Can new conceptions of human rights be part of a more effective response to a wave of global xenophobic nationalism?
That is one of the provocative questions an international, interdisciplinary gathering of scholars and human rights practitioners will wrestle with during a September 25-27 workshop hosted by Occidental College and co-sponsored by USC, Indiana University and Arizona State University.
“Human rights are at a tipping point in their short history, increasingly the focus of attack and at the same time at the center of efforts to expand political democracy, social inclusion and economic equality,” says Anthony Chase, professor of diplomacy and world affairs at Occidental and one of the workshop organizers.
“There is a shared sense that there needs to be a bigger concept of human rights, one that breaks outside of conventional borders—disciplinary, conceptual, geographic—and is capable of generating real impacts,” Chase says. “We have deliberately assembled an unusual mix of practitioners and theoreticians from different disciplines and different parts of the world in an attempt to shift the common discourse and explore ideas outside the norm.”
The invitation-only, two-day workshop will bring together more than two dozen scholars and practitioners from across the country and from the UK, India, Malaysia, Brazil, Colombia and Canada for a wide-ranging series of panels, talks and discussions. Participants will focus on such issues as gender and intersectionality, the crisis of cosmopolitanism, sexuality and identity, and the possibilities for a bottom-up, local-ownership approach to human rights.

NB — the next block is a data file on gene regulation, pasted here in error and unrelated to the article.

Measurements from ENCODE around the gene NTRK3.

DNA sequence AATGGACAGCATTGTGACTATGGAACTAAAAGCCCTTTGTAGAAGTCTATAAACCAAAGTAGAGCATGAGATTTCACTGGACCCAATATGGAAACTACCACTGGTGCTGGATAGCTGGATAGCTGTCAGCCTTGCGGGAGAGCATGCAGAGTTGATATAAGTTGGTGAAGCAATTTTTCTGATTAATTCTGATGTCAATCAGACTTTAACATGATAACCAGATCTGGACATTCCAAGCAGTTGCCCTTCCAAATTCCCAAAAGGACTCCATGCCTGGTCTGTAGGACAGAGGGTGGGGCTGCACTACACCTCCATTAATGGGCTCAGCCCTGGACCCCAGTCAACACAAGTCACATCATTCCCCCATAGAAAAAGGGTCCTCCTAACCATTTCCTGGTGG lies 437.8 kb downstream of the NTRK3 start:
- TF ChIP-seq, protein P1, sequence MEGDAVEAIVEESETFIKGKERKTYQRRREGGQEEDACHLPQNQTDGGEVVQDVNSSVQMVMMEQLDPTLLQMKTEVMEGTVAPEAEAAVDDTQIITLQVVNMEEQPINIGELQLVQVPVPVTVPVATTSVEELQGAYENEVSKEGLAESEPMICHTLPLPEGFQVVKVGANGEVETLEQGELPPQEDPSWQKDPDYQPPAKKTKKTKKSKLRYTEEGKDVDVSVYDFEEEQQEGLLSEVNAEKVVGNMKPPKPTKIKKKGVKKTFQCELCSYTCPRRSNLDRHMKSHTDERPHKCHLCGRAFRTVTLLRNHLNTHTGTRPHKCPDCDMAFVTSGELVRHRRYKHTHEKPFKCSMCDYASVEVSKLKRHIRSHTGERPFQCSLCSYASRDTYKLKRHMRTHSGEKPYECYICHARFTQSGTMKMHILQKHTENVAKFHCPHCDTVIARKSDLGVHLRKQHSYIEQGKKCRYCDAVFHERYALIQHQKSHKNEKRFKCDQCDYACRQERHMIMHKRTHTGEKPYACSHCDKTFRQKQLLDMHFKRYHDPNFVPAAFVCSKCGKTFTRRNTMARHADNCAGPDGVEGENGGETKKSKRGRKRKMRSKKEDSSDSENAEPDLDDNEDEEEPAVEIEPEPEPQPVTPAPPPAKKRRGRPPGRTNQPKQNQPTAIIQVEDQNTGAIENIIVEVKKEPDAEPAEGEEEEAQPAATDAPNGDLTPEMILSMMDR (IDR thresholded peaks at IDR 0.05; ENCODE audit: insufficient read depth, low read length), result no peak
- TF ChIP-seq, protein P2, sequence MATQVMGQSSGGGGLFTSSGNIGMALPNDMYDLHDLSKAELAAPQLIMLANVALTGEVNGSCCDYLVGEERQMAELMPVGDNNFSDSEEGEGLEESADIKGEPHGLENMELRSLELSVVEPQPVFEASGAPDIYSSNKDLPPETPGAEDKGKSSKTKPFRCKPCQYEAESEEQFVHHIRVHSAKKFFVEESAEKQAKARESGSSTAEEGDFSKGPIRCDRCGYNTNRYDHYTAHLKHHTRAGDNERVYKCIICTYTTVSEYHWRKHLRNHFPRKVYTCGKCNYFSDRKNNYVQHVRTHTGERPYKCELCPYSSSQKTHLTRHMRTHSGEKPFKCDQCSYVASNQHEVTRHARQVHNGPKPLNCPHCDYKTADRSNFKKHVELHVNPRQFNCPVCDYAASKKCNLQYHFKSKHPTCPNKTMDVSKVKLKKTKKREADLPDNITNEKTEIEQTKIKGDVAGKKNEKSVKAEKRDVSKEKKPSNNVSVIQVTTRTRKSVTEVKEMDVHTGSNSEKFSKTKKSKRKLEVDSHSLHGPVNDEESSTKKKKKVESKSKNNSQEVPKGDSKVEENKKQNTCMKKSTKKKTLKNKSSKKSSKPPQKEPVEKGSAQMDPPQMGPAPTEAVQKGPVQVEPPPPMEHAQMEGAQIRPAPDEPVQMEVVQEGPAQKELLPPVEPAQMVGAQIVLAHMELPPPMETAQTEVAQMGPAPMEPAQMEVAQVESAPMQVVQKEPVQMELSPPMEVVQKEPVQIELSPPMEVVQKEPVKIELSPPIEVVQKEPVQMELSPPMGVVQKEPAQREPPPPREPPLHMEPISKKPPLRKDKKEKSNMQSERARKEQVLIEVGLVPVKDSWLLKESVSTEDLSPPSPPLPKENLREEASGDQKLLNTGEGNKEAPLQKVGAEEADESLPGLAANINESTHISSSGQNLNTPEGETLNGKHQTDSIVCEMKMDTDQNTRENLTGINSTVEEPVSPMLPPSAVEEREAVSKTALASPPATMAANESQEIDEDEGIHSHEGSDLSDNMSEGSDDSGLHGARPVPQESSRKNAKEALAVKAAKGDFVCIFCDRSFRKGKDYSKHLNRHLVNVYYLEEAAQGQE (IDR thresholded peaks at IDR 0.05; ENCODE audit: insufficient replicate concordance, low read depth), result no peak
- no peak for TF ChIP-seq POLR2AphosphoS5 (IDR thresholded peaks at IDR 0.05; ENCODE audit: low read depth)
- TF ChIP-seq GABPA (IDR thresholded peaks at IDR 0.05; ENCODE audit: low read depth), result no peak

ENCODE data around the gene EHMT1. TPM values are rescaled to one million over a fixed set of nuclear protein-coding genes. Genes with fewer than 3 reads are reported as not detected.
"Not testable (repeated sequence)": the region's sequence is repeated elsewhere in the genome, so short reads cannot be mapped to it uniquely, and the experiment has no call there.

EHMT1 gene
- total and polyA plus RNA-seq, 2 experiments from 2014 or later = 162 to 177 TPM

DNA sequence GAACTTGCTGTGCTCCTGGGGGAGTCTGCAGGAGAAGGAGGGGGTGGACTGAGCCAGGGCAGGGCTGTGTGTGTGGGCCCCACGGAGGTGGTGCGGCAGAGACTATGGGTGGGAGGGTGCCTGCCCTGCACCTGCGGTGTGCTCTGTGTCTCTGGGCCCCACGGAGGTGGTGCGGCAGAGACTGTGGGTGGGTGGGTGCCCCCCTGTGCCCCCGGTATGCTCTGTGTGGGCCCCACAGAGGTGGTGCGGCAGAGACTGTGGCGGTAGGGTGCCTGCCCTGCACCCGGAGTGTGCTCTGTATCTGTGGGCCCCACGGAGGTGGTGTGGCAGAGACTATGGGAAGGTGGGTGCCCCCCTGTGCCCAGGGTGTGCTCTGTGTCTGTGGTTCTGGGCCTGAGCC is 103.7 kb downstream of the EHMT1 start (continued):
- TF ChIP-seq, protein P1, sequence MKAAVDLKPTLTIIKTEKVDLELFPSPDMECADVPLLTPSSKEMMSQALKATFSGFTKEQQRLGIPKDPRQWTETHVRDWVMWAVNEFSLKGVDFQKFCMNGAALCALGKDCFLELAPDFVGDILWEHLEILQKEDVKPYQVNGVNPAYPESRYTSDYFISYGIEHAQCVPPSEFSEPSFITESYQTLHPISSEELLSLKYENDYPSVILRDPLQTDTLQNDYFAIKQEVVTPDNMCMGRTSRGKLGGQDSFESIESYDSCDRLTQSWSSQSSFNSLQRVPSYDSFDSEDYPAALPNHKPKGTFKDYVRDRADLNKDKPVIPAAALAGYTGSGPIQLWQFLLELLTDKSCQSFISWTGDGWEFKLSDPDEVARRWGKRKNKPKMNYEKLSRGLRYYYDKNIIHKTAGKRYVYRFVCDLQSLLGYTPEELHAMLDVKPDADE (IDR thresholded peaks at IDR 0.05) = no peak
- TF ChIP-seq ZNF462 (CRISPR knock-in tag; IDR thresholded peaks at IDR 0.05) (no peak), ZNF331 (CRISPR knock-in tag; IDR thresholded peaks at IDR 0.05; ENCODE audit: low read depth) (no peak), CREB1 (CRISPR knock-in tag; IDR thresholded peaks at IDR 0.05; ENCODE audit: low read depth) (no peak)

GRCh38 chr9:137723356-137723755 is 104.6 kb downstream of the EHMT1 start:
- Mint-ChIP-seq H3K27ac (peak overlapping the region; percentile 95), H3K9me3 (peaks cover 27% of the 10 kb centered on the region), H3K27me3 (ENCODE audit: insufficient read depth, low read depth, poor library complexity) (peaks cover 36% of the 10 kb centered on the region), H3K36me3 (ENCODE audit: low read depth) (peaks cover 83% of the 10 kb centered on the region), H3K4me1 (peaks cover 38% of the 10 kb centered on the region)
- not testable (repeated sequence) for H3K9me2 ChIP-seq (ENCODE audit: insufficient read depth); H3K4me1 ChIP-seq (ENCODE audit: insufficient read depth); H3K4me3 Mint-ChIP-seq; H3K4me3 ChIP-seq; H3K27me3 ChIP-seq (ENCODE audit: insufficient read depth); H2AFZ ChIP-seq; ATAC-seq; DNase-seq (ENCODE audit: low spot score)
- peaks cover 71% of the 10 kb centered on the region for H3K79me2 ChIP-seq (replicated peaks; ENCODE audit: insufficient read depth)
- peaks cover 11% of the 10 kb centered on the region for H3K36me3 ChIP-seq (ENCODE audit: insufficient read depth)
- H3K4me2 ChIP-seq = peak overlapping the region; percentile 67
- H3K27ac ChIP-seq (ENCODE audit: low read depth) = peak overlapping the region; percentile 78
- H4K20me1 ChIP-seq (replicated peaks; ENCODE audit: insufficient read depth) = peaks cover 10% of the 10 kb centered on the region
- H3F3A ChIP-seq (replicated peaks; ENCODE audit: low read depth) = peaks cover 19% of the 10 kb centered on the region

Three lunchtime talks by workshop participants will be open to the public. On Wednesday, September 25 at 11:30 a.m. in the Johnson Global Forum, Huss Banai will speak on "A Game of Rogues: Trump vs. Iran"; on Thursday, September 26 at 12 noon in Choi Auditorium, Momin Rahman will speak on "Queer Muslim Challenges for Human Rights"; and on Friday, September 27 at 12 noon in the Cushman Board Room, Erin Bromaghim will speak on "Why Localization Matters: Implementing the Sustainable Development Goals in Los Angeles."
Huss Banai, professor at Indiana University’s Hamilton Lugar School of Global and International Studies; Sofia Gruskin, director of the USC Institute on Inequalities in Global Health, professor of law and professor of preventive medicine; and Pardis Mahdavi ’00, director of ASU’s School of Social Transformation, worked with Chase over the past six months to put the workshop together.
Occidental College participants include Phillip Ayoub and Madeline Baer, both associate professors of diplomacy and world affairs; Thalia Gonzalez, associate professor of politics; Laura Hebert, associate professor of diplomacy and world affairs; and Dolores Trevizo, professor of sociology. Occidental students with research interests in the workshop themes will also be part of the panels.